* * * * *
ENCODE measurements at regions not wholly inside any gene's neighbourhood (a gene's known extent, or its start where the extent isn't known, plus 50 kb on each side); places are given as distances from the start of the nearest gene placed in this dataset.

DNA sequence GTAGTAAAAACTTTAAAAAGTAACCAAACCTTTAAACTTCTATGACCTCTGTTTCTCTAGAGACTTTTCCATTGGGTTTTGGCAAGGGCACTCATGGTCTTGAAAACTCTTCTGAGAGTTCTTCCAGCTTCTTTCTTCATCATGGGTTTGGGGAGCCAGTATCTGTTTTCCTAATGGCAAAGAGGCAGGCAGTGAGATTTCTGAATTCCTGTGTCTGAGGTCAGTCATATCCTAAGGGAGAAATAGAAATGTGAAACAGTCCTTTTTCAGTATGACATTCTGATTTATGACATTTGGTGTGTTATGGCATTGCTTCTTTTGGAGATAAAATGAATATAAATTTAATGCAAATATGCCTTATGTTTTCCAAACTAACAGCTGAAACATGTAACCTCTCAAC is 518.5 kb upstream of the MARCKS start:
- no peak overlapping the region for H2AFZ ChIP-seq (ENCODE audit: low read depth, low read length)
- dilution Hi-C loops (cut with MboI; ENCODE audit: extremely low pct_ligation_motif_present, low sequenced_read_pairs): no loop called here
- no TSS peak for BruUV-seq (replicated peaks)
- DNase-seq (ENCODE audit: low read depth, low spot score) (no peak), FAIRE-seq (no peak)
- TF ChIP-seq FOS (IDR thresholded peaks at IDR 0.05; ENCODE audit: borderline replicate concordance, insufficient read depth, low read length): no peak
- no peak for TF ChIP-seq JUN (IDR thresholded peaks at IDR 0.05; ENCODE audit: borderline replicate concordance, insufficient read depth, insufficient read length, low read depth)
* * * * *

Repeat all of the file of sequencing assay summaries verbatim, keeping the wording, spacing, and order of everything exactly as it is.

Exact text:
ENCODE measurements at regions not wholly inside any gene's neighbourhood (a gene's known extent, or its start where the extent isn't known, plus 50 kb on each side); places are given as distances from the start of the nearest gene placed in this dataset.

DNA sequence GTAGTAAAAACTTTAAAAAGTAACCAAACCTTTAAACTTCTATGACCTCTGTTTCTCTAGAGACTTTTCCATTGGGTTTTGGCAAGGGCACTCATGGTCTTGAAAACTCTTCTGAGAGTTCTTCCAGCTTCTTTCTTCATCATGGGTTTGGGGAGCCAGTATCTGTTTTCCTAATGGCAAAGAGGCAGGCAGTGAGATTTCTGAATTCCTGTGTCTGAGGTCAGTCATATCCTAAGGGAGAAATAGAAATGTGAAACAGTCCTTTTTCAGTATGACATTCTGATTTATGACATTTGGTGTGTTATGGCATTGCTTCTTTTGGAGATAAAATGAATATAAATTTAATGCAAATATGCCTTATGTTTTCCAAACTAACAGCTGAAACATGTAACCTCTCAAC is 518.5 kb upstream of the MARCKS start:
- no peak overlapping the region for H2AFZ ChIP-seq (ENCODE audit: low read depth, low read length)
- dilution Hi-C loops (cut with MboI; ENCODE audit: extremely low pct_ligation_motif_present, low sequenced_read_pairs): no loop called here
- no TSS peak for BruUV-seq (replicated peaks)
- DNase-seq (ENCODE audit: low read depth, low spot score) (no peak), FAIRE-seq (no peak)
- TF ChIP-seq FOS (IDR thresholded peaks at IDR 0.05; ENCODE audit: borderline replicate concordance, insufficient read depth, low read length): no peak
- no peak for TF ChIP-seq JUN (IDR thresholded peaks at IDR 0.05; ENCODE audit: borderline replicate concordance, insufficient read depth, insufficient read length, low read depth)